Westerns: (Example: Louis L’Amour: To Tame A Land). Taught me about being honorable, about standing up for what you believe in and what is right. Taught me to yearn for natural vistas and to enjoy a night out under the stars.

Y/A fiction: Animals stories: (Example: Walter Farley: The Black Stallion). Taught me about the bonds that are possible between humans and animals. Taught me to respect the strength and courage of our animal companions, and indeed of all animals. Taught me to see animals, not as humans, but as unique beings in their own right.

Science fiction: (Example: Ray Bradbury: The Martian Chronicles). Taught me about wonder, about the glories of strange landscapes, and about the nature of humanity’s fears of the unknown, and our abilities to adapt to that unknown. Taught me about the beauty of language to express what no one has ever actually seen or experienced.

Fantasy: (Example: Robert E. Howard: The Conan stories). Taught me about being independent minded, about not following the herd just because that’s “the way it’s always been done.” Taught me to think about the things I was told rather than accept them blindly. Also taught me about honor and about establishing one’s own sense of ethics.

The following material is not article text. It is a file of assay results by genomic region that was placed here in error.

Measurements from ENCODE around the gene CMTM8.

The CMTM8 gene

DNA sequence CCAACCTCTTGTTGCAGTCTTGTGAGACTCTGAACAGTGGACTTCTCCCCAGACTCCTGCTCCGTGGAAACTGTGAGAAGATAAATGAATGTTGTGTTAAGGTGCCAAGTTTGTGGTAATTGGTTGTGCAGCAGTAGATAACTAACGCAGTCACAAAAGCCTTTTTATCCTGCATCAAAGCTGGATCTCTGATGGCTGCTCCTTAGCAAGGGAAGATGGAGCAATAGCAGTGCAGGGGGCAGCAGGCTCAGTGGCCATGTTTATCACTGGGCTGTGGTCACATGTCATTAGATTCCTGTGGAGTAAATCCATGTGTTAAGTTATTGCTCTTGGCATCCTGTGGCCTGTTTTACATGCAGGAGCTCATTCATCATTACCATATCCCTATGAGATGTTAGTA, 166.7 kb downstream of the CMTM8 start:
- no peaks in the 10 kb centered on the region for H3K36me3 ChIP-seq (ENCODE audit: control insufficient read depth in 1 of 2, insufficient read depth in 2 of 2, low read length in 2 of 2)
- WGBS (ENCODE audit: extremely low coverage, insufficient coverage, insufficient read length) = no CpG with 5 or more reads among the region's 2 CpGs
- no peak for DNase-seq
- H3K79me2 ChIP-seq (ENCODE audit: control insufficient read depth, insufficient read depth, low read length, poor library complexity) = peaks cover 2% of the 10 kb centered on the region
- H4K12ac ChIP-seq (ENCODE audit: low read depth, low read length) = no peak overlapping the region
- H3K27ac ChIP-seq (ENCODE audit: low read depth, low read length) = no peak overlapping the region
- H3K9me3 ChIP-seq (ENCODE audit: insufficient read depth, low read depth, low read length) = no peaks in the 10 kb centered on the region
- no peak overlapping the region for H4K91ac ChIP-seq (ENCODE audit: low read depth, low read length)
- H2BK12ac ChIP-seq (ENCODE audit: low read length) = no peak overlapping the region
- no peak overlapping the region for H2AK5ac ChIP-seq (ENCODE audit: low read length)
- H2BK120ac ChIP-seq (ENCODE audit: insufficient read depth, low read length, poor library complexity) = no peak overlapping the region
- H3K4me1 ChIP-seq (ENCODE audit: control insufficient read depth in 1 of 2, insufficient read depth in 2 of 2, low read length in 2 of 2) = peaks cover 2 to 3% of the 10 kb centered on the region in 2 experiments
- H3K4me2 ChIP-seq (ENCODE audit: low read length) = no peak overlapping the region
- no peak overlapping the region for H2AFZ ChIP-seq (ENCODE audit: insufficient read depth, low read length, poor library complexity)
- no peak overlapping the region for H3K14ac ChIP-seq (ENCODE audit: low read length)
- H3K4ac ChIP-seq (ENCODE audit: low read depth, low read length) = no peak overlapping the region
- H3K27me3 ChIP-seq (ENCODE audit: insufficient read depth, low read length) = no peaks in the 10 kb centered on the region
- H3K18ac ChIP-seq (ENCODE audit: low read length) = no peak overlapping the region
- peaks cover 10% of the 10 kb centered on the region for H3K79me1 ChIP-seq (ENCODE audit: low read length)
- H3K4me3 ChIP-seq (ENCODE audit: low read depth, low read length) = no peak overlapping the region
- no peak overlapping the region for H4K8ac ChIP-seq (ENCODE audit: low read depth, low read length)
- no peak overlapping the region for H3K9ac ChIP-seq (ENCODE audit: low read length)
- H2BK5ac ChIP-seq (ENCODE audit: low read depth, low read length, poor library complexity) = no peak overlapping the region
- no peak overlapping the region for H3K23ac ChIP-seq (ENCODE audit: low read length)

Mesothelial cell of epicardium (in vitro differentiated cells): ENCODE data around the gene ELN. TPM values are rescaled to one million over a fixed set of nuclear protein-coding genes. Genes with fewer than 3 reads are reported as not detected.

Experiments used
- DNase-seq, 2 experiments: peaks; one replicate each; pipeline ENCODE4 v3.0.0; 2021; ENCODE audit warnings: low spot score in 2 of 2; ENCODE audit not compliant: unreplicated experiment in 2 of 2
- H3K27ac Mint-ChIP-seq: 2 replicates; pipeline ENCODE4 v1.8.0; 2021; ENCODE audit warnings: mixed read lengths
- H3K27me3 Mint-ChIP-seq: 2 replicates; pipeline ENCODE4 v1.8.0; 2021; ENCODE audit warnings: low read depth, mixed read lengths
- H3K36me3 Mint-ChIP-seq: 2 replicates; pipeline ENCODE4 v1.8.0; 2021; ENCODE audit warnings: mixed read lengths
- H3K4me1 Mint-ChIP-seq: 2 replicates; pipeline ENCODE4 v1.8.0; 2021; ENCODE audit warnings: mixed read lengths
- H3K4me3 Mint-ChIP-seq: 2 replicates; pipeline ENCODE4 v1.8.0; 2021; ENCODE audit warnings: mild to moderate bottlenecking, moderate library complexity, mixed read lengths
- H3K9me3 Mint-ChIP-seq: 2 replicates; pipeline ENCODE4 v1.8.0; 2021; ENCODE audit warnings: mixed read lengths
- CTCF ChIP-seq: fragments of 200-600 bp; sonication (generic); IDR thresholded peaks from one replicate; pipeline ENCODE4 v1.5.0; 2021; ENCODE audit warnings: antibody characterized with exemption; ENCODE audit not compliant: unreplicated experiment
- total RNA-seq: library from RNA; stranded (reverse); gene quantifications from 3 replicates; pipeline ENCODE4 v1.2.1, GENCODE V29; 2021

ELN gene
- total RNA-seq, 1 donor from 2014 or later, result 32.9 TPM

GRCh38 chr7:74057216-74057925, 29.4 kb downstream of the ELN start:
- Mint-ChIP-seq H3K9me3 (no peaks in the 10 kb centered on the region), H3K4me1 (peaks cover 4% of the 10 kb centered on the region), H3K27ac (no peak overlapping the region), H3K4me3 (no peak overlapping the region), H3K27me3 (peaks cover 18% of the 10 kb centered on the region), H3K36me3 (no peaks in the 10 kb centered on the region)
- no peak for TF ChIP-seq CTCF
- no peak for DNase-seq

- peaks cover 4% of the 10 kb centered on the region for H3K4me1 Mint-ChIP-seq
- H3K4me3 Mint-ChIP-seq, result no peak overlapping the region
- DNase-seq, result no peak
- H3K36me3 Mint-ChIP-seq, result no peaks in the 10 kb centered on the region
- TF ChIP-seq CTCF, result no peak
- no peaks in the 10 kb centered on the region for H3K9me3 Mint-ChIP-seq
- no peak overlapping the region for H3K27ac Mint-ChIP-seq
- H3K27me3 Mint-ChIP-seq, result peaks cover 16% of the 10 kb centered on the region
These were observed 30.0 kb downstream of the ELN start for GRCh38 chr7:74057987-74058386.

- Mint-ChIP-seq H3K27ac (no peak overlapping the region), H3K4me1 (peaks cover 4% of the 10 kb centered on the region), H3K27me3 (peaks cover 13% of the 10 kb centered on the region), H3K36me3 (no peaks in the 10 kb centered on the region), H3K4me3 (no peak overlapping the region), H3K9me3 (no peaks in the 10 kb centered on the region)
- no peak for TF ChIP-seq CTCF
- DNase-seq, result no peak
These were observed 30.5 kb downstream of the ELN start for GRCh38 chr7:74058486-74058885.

Sports stories: (Example: Joe Arichbald: Hard Nosed Half Back). Taught me about getting up one more time than I’m knocked down. Taught me about perseverance, about preparing yourself for your chance rather than just waiting for luck to find you.

There are other genres I read. Maybe I’ll talk about them later. But this is enough for one blog post. I’m sorry I’ve been absent so long. Last week was, to put it mildly, “full.” Lana had her tonsils taken out, which from what the doctor said appears to be the source of her cancer. There is still the issue in the lymph node but we are supposed to see him next week about that. I’ll keep you informed.

In the meantime, what did your reading teach you?

Sunday, April 08, 2012

Self Publishing Report:

Well, “Harvest of War” was free for five days and there were 466 downloads in that time. Seems like a respectable number, but I’ve never done this before so I’m not sure how it ranks. I picked up some very nice five star reviews on Amazon, as well as mentions around the blogosphere, including Ty Johnston’s kind comments, here. Thanks, Ty.

In order to make it free, I signed up with Amazon select, which means it can be offered only at Amazon for 90 days, about 82 more days, I guess. After that I’ll put it up on Nook too. It’s way too early to see if this had any effect on the sales of any of my other books. The Talera trilogy is also fantasy and folks who liked “Harvest” might like those books. Closest to it in mood, though, are the stories in Bitter Steel.